I am fortunate to be blessed with good health. I have faith in my body to do what it is made to do and believe hospitals are for people who are sick or dying. I found our society holds a lot of fear around birthing in general, which unfortunately is endorsed by the medical fraternity which leads many women to believe that they need a doctor/hospital to give birth. Many women I spoke to thought I was mad and told me that I didn’t know what I was getting myself into, especially as it was my first. The more I read about birthing experiences, both in the home and hospital births, the more I realised that I would be more comfortable giving birth at home, surrounded by people I know and with a qualified midwife. Once I met my midwife, who also provided the pre-natal and post-natal care, I knew for certain that I had made the right decision. I also realised that I was not alone and that many women have and do still homebirth today and the home birthing community is quite large.”
Sunshine feels that
“the biggest misconception is that it is dangerous. My pregnancy went fine, the baby was well engaged and my home is 5 minutes from a hospital. My midwife has over 20 years’ experience, most of it as a private/homebirth midwife. She is medically trained and equipped to deal with most emergencies if they occur. I believe the benefits of home birthing come from being in a comfortable and relaxed environment surrounded by familiar people. There are no rules when you birth at home and you are free to deal with your labour as you like. I ate dinner 4 hours before my daughter was born (I’d only just been in labour for a few hours and thought I still had a long time to go so thought it best to power up with a curry!).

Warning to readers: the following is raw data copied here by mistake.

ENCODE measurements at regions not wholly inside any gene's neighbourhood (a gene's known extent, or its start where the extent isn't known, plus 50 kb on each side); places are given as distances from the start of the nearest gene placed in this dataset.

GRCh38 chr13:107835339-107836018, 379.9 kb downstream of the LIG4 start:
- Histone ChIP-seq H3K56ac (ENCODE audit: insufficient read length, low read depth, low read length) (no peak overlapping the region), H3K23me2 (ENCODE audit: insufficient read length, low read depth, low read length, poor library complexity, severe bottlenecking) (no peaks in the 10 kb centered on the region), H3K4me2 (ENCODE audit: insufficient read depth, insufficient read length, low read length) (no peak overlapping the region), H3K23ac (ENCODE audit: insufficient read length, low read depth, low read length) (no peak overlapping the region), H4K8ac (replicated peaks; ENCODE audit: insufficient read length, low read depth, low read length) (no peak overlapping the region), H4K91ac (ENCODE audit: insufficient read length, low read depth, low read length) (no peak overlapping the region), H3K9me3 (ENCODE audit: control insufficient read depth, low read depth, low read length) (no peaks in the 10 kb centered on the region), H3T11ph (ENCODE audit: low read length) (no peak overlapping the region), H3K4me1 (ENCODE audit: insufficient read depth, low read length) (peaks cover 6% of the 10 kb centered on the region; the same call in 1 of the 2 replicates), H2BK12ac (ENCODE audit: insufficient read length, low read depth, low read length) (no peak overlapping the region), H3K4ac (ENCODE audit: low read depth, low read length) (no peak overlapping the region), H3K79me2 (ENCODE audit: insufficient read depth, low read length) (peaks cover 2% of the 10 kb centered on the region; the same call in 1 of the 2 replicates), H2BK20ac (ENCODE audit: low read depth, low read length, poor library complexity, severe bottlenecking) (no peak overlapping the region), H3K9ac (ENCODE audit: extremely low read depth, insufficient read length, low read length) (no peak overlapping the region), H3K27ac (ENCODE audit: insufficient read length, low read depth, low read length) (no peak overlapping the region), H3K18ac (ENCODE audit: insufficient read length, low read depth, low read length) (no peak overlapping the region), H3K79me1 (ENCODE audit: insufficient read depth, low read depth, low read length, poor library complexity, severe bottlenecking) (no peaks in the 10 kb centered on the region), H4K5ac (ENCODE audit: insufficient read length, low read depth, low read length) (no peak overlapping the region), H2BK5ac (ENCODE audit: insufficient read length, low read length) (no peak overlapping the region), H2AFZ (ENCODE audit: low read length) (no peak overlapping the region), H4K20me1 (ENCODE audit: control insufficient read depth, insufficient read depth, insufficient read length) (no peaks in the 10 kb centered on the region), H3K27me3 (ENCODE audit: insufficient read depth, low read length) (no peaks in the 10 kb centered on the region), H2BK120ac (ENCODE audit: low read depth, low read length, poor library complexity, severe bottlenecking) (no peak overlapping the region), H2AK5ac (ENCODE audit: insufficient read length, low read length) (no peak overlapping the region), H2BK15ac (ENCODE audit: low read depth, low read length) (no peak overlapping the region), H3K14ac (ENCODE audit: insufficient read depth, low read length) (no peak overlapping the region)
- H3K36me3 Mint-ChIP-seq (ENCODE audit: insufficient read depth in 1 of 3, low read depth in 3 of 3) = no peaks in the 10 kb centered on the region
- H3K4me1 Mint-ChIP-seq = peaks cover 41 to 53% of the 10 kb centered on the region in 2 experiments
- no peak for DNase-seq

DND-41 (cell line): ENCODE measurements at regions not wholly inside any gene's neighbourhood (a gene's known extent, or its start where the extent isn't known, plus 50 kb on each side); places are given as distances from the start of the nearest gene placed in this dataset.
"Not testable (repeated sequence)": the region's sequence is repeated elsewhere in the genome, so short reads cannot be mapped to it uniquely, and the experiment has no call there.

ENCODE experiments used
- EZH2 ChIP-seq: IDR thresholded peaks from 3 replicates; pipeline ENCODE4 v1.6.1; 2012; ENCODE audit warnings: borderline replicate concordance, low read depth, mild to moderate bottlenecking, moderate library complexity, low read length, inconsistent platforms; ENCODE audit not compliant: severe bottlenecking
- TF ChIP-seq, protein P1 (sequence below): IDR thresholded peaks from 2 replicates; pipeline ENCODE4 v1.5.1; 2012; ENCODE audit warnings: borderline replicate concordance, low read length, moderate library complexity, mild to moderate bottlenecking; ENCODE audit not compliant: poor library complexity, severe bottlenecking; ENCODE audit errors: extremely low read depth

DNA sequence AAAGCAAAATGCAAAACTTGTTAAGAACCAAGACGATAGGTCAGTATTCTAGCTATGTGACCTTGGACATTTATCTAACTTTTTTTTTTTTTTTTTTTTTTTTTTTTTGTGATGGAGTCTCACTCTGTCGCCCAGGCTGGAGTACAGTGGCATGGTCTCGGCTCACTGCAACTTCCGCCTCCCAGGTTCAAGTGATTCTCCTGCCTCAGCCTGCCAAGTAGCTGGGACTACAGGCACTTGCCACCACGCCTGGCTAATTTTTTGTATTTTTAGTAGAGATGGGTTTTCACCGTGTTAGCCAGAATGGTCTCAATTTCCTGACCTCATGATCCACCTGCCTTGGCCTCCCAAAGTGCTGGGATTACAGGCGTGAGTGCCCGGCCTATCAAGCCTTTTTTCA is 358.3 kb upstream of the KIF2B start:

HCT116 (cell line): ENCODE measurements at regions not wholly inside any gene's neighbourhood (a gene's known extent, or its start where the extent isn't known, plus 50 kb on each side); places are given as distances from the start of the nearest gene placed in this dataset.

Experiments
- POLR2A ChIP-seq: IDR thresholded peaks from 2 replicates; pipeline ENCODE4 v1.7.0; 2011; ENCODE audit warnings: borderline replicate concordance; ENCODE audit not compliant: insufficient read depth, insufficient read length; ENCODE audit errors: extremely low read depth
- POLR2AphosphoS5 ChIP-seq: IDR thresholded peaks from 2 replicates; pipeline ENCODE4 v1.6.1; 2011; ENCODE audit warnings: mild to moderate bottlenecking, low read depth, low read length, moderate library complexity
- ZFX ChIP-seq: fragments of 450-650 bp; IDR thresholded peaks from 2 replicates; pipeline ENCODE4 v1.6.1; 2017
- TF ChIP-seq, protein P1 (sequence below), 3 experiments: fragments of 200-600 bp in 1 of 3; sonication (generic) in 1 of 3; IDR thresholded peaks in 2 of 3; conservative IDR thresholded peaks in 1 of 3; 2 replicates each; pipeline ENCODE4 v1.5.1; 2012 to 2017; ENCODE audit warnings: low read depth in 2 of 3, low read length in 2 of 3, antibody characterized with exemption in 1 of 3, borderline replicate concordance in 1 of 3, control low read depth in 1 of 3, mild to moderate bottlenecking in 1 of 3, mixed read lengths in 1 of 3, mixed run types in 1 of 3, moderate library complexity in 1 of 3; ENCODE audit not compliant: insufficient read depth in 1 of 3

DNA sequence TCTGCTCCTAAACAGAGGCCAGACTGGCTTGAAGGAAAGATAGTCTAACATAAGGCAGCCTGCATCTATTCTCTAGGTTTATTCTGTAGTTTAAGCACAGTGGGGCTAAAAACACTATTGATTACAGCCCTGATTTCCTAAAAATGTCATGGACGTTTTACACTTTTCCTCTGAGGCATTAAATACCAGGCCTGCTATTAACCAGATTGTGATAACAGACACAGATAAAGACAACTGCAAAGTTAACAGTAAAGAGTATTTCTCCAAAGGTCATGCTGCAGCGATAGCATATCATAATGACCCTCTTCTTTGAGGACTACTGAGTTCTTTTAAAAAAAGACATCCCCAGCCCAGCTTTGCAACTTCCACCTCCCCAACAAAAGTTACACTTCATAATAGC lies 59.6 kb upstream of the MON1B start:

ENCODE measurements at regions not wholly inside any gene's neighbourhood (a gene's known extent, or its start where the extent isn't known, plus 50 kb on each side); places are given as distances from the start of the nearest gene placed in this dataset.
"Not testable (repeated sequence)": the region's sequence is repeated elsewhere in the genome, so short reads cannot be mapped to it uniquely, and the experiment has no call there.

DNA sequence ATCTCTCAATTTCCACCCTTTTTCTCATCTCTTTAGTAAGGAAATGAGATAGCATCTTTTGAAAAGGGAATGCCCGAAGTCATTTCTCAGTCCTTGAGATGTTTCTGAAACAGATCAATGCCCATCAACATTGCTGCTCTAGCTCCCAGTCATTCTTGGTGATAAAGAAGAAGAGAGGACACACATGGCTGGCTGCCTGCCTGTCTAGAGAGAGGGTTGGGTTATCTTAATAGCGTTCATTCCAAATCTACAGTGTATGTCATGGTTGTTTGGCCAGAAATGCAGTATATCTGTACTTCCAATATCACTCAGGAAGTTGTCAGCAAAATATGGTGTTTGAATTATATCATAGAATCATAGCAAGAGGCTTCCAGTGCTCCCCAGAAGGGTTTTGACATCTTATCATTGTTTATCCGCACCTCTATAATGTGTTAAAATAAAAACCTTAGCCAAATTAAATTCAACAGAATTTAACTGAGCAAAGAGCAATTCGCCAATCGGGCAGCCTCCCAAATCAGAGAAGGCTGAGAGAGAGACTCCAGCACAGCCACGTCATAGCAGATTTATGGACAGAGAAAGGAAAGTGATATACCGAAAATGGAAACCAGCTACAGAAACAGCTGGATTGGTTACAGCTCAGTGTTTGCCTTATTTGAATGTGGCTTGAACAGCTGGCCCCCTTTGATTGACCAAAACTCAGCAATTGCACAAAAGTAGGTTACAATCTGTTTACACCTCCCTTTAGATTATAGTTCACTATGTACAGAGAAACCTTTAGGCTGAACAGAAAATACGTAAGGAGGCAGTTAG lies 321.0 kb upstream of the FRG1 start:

I was free to move around as I pleased; I didn’t need to worry about transferring anywhere whilst in the middle of labour. I was able to have a water birth which helped with the pain relief particularly close to the end. After my baby was born, me, husband and new daughter were able to go to sleep in our own beds at home whilst our midwife was there to provide any post-natal care.”
The largest study in the world comparing perinatal mortality and morbidity in planned home and hospital births among low risk women concluded that a homebirth does not increase risk when attended by well-trained midwives. Further, Dr Hannah Dahlen, Associate Professor of Midwifery at the University of Western Sydney and midwife for more than 25 years confirms that “a homebirth attended by midwives, reduces the need for interventions in low-risk women including c-sections, inductions and epidurals.”
30% of hospital births end up as a C-section in both Australia and the US, compared to 0.7% (Aust) and 5.2% (US) of home births. The World Health Organization recommends that the rate be no higher than 10-15%.